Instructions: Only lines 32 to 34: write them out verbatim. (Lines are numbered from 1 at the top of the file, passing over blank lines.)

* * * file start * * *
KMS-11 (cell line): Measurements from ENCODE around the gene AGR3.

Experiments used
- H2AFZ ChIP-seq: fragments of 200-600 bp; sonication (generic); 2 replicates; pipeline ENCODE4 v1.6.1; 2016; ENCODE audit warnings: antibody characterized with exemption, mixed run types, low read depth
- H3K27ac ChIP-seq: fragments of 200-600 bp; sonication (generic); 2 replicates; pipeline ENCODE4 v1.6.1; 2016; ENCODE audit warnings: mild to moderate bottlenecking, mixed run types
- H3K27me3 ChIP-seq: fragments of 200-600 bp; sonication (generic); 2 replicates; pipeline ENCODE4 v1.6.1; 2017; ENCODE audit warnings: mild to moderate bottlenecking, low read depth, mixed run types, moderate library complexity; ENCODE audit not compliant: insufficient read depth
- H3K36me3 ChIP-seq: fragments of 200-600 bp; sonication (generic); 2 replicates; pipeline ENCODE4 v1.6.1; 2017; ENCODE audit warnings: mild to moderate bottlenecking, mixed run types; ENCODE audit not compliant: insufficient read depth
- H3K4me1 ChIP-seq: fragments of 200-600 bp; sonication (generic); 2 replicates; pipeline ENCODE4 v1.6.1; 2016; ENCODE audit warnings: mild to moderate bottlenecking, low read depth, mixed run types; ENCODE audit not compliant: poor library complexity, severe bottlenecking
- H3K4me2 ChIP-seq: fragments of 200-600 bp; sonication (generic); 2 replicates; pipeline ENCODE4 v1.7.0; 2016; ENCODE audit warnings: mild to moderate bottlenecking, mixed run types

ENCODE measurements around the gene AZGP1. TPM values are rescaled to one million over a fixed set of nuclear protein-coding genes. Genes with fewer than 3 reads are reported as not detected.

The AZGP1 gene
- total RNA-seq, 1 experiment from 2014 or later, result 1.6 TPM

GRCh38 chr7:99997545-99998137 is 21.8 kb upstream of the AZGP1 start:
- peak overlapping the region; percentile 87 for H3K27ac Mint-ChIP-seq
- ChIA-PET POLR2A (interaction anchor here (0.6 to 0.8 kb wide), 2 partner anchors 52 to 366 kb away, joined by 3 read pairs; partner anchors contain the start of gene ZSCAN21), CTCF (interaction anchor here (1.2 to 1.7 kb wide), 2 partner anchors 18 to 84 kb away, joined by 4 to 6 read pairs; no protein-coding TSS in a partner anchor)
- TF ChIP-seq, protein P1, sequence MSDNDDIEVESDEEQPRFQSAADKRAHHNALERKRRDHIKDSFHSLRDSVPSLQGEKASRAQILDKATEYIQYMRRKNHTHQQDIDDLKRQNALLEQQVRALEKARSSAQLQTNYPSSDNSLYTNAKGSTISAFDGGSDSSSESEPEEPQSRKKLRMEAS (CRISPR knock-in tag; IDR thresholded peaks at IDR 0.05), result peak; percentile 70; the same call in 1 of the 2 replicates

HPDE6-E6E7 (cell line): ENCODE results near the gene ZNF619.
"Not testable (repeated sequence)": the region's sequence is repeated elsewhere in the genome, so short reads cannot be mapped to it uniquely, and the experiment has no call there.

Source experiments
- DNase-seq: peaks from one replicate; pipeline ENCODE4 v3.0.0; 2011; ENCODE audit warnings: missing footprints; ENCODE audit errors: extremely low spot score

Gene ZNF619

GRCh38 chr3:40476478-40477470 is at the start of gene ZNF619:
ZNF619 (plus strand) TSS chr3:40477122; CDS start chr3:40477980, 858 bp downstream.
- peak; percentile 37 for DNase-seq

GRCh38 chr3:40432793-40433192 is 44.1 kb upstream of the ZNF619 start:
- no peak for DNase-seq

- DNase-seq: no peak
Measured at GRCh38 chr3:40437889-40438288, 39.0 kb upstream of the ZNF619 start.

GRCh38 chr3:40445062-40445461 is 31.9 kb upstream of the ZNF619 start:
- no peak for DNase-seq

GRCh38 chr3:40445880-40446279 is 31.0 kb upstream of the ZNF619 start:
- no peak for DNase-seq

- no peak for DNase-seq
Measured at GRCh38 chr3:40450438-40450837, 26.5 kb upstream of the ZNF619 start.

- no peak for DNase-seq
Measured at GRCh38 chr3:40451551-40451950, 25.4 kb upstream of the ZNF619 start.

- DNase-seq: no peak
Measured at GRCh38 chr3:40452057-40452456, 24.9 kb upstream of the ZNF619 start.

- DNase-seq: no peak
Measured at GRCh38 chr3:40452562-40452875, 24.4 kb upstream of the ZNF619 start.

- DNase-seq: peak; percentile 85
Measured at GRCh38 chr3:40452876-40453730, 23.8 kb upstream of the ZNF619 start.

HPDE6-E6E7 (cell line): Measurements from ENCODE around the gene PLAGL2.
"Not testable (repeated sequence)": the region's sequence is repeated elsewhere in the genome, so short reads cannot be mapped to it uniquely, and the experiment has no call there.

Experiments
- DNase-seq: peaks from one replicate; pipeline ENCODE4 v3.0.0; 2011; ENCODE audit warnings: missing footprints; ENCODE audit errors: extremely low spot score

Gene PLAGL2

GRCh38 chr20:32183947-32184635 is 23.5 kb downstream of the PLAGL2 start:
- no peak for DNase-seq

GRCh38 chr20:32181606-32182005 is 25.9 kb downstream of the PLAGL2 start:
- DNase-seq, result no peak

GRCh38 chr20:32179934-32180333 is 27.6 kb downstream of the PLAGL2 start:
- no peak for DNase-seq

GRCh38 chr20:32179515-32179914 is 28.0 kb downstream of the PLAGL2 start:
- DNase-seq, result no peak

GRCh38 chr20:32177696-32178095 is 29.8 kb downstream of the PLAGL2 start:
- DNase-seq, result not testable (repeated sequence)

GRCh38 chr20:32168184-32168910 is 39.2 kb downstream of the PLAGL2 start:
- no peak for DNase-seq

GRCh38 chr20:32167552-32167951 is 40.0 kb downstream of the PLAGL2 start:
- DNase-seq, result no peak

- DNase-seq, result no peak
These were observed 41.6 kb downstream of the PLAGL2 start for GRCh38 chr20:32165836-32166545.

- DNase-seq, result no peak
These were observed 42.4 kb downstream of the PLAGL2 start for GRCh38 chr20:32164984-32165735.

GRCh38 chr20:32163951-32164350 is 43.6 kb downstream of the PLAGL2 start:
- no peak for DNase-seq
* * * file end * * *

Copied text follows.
- no peak for DNase-seq
Measured at GRCh38 chr3:40450438-40450837, 26.5 kb upstream of the ZNF619 start.

- no peak for DNase-seq